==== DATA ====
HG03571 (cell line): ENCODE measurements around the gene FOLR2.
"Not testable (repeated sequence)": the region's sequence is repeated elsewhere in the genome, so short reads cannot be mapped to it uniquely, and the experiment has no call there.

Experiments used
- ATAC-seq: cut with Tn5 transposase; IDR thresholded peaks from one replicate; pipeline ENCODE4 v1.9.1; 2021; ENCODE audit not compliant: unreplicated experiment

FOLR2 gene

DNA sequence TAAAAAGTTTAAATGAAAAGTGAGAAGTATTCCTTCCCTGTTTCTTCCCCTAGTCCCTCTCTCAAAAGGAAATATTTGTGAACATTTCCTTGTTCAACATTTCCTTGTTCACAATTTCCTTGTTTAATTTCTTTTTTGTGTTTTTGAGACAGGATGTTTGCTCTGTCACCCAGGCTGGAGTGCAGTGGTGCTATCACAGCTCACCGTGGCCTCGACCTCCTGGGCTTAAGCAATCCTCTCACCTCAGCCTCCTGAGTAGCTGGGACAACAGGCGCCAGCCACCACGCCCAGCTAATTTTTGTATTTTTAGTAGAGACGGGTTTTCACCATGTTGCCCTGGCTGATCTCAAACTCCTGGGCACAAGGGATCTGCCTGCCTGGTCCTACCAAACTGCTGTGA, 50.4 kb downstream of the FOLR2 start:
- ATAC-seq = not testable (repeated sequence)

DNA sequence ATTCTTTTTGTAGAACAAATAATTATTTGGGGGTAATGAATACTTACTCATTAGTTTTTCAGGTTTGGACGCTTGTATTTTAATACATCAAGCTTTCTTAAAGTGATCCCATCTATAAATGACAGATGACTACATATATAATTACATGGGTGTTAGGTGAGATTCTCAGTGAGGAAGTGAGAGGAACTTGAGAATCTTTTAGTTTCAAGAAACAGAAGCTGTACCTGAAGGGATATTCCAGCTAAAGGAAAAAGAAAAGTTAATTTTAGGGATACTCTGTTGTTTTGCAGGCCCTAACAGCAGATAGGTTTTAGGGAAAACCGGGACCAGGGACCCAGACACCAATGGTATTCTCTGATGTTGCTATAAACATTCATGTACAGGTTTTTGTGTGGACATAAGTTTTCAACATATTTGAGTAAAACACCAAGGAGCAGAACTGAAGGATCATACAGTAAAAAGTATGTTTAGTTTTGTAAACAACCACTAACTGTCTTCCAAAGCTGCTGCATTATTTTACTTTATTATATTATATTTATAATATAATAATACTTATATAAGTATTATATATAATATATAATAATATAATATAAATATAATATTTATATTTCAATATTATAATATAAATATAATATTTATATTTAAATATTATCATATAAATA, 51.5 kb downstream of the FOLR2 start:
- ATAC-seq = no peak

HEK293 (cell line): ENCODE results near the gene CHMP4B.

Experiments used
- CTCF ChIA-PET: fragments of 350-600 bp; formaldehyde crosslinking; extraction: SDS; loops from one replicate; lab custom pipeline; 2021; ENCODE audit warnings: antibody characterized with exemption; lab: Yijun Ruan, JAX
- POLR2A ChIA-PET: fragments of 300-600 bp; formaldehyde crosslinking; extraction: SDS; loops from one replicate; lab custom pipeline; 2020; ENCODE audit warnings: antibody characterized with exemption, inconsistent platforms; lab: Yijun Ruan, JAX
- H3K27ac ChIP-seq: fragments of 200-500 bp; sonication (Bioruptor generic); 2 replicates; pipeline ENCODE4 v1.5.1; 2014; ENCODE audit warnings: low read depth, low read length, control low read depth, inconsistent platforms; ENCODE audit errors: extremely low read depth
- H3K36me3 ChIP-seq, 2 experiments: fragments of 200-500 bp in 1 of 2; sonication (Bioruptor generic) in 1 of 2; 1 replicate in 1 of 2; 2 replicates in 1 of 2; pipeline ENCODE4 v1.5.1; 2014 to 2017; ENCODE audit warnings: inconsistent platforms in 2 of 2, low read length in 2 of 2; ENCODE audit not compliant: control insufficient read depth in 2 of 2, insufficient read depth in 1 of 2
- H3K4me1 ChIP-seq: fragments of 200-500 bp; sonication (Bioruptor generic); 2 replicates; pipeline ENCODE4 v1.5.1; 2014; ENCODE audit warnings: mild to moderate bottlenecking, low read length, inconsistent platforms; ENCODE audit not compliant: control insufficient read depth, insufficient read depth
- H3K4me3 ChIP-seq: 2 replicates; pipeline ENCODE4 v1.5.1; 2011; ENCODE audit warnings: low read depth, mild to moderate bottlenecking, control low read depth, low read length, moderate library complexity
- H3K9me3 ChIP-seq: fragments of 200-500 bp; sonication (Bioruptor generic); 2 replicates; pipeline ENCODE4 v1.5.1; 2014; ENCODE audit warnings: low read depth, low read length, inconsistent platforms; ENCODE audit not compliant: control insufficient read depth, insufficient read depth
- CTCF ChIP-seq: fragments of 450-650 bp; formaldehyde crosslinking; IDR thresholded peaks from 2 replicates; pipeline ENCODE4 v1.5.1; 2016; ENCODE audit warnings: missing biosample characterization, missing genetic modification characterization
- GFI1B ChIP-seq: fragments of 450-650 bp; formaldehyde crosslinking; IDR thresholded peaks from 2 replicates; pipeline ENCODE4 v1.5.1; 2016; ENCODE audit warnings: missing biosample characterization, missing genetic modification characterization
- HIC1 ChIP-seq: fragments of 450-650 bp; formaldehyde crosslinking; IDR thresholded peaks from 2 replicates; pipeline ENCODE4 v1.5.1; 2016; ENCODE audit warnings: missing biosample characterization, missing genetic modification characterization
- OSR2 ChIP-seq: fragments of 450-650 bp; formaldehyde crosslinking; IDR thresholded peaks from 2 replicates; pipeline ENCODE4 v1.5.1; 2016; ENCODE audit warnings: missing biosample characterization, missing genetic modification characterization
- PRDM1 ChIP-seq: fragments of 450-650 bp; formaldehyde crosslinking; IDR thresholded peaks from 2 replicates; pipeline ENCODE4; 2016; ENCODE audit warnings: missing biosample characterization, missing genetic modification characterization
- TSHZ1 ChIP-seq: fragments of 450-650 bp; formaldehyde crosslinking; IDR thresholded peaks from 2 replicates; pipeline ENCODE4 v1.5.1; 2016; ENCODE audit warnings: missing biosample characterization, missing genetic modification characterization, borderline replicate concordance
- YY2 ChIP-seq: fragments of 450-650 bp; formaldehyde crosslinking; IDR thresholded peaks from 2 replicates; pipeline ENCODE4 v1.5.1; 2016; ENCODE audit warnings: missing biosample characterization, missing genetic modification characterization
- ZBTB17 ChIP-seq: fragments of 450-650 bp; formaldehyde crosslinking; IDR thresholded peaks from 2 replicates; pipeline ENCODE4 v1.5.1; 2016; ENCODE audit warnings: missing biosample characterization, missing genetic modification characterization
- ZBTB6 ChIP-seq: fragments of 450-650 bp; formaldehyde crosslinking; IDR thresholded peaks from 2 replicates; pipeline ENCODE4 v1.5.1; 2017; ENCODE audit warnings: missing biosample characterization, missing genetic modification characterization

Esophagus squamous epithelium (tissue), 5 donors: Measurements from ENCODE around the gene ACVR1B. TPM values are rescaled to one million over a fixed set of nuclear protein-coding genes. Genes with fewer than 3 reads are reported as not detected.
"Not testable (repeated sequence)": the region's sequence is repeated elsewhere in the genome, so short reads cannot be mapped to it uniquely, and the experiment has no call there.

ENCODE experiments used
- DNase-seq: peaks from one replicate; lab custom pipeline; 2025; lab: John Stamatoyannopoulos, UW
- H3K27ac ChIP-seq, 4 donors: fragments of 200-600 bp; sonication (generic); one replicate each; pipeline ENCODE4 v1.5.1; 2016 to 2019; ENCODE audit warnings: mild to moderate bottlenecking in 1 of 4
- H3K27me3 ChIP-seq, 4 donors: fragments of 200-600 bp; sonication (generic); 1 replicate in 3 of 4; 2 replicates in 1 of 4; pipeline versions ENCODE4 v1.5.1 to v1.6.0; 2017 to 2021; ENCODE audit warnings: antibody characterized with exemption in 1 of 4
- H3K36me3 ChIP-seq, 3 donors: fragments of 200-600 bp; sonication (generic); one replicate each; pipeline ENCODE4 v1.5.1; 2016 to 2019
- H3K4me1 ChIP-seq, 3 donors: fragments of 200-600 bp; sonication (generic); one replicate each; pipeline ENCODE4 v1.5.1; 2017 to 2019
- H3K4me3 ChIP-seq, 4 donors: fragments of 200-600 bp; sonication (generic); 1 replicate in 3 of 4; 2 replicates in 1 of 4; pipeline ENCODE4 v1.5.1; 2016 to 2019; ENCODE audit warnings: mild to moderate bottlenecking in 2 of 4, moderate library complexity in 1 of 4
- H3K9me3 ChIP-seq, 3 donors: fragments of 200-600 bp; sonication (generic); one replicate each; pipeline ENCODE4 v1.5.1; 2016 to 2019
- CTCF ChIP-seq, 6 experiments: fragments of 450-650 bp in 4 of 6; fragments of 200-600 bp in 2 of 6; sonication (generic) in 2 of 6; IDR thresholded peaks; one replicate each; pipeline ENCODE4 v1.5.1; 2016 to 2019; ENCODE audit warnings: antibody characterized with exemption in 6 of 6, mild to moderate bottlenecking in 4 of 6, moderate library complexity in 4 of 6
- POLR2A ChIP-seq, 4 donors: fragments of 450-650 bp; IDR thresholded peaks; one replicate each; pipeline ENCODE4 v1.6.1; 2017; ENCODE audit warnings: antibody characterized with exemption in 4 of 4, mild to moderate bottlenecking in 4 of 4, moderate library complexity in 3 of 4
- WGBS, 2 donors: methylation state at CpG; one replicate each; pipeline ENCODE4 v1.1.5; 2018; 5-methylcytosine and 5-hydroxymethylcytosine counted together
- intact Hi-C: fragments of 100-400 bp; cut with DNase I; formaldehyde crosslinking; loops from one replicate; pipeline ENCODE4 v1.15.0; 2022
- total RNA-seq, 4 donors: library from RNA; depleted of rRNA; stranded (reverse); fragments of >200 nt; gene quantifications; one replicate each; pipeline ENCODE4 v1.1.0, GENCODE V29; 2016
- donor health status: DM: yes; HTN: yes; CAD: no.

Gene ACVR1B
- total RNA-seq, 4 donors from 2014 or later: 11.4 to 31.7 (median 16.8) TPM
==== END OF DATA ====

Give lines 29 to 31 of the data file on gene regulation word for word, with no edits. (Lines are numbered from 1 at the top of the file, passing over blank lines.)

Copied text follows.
"Not testable (repeated sequence)": the region's sequence is repeated elsewhere in the genome, so short reads cannot be mapped to it uniquely, and the experiment has no call there.

ENCODE experiments used
- DNase-seq: peaks from one replicate; lab custom pipeline; 2025; lab: John Stamatoyannopoulos, UW